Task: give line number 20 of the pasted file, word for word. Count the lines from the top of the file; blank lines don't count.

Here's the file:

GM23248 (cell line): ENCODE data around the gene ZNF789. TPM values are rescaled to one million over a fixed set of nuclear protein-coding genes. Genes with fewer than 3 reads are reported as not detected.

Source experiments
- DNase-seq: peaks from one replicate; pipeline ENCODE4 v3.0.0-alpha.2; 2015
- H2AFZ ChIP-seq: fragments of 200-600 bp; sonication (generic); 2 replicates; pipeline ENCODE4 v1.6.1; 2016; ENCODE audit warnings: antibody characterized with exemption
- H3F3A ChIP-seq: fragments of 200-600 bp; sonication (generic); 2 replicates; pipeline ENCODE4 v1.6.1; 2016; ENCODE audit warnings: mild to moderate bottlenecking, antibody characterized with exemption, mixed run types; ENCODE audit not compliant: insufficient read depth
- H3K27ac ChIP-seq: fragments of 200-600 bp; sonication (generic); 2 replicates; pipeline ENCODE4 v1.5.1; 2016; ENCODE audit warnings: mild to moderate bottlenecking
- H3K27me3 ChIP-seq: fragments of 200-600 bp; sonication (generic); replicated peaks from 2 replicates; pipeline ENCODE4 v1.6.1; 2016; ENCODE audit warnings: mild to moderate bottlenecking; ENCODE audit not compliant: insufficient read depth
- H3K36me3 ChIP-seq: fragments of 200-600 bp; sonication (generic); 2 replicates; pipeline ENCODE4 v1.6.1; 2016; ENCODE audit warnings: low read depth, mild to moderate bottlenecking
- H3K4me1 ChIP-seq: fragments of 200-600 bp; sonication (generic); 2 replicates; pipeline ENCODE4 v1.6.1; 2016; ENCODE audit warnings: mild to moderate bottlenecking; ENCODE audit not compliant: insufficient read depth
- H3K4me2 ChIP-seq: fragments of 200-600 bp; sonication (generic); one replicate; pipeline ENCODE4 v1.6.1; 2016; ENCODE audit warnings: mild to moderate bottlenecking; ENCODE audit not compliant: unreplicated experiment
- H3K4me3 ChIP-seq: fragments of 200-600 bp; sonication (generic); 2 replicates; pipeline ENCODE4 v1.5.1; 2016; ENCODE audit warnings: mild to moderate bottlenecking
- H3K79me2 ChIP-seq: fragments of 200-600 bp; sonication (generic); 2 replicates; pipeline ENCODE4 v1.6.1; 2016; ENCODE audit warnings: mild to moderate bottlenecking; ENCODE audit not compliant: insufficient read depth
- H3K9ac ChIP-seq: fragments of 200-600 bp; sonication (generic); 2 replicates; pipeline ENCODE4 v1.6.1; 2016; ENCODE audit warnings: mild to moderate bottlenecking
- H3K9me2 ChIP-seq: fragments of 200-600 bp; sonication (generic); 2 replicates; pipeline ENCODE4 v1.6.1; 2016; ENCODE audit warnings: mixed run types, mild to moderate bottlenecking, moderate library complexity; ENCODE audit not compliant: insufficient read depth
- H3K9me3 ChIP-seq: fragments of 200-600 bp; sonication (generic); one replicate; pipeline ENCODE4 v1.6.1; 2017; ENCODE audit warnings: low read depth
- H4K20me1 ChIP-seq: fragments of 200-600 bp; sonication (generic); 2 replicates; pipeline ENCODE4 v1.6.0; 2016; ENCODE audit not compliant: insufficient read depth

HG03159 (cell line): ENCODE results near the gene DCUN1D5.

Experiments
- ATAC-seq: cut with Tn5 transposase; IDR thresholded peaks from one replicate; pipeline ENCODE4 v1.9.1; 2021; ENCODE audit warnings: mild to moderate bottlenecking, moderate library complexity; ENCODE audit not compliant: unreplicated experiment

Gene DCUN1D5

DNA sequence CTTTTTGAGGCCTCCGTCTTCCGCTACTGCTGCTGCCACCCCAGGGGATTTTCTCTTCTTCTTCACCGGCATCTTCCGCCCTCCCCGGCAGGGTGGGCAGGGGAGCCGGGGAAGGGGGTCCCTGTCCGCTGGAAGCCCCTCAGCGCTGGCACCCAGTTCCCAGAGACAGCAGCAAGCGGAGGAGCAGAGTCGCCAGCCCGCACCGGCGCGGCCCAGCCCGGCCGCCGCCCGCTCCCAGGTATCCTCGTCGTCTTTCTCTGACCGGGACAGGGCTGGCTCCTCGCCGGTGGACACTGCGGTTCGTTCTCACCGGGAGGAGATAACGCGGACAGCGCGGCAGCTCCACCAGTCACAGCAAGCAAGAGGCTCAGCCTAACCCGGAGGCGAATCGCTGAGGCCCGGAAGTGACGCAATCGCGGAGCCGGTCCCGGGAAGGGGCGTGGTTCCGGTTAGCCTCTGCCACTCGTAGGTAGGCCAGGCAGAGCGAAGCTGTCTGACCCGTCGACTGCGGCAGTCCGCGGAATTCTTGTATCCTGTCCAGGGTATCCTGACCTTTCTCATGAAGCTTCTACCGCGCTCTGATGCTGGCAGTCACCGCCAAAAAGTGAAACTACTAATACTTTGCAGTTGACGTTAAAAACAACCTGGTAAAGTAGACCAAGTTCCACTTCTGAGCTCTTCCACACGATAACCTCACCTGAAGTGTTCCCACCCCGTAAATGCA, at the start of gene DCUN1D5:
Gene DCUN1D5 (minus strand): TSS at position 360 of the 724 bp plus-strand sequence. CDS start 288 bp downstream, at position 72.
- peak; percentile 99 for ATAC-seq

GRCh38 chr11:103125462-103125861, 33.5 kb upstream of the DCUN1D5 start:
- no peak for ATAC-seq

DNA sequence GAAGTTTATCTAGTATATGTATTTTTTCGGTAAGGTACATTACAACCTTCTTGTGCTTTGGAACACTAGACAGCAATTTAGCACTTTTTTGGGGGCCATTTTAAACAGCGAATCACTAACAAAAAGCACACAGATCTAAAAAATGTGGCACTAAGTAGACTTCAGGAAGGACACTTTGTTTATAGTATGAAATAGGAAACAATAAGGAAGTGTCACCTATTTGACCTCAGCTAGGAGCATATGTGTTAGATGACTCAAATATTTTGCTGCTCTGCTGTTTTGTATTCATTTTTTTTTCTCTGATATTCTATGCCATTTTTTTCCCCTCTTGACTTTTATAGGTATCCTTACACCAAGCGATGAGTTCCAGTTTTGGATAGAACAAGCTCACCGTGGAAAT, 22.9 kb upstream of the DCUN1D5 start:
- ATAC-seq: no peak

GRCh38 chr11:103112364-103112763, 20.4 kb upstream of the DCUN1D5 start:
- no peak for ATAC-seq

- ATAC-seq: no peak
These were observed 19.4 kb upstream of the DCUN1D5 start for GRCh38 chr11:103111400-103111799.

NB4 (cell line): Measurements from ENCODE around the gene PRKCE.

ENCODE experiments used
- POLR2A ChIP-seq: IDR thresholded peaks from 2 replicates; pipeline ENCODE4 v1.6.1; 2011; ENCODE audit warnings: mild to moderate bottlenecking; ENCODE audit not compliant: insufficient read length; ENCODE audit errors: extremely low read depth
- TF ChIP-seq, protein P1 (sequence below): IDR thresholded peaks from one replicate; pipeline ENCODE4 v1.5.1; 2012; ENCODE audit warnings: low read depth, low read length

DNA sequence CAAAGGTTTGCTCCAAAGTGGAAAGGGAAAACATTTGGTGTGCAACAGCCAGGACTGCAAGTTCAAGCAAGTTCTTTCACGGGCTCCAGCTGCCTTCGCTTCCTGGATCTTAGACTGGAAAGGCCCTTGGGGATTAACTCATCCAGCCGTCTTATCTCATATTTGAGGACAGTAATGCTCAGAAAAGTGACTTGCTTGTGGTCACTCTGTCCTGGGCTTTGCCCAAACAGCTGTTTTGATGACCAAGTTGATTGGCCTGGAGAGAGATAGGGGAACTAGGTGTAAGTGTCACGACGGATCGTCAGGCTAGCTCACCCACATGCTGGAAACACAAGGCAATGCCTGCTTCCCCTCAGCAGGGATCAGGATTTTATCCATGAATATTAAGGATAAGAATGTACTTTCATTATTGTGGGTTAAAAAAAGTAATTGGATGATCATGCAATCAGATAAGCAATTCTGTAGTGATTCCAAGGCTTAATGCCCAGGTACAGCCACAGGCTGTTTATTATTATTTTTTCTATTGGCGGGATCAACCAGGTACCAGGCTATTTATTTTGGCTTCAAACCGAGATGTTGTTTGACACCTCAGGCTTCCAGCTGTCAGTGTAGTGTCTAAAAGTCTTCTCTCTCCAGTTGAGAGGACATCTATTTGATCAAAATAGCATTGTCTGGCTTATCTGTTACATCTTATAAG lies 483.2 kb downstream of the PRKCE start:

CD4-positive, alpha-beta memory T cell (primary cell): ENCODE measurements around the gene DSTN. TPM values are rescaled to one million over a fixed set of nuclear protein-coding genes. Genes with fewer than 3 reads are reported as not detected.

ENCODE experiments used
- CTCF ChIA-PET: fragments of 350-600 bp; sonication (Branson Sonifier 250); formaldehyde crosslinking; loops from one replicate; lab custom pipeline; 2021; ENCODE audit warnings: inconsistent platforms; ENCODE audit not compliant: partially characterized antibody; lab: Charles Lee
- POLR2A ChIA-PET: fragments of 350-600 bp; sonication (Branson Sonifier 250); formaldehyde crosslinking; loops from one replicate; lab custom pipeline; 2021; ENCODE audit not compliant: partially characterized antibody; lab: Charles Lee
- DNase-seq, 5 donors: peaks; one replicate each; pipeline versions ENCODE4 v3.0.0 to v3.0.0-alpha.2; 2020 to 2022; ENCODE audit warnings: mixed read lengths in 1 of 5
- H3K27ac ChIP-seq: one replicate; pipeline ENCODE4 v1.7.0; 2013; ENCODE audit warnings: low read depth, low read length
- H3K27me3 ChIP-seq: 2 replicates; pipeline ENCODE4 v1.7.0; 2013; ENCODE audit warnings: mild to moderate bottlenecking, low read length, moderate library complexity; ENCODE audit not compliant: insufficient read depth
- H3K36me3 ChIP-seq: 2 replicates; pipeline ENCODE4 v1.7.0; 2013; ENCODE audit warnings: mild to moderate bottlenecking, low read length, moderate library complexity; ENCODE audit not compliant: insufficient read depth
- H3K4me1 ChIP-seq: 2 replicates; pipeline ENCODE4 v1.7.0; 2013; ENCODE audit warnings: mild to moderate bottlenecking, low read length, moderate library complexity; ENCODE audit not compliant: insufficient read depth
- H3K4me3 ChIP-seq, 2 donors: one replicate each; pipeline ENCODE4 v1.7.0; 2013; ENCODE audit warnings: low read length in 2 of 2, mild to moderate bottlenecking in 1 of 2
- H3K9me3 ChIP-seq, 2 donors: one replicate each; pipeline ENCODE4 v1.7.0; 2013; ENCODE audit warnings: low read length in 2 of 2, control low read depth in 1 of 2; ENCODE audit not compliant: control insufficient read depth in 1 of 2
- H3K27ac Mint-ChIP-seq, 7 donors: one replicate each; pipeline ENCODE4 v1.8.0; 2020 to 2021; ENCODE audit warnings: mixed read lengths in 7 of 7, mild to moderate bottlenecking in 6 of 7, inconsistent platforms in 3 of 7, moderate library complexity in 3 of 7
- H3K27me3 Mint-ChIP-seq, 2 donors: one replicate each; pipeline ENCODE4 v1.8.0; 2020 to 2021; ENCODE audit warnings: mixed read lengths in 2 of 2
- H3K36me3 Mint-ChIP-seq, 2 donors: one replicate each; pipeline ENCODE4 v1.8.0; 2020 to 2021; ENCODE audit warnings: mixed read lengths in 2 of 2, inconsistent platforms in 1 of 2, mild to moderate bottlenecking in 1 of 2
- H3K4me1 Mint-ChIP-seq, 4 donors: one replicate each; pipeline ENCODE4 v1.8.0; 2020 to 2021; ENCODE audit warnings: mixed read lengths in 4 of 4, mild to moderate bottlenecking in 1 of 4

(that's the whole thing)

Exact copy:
Gene DCUN1D5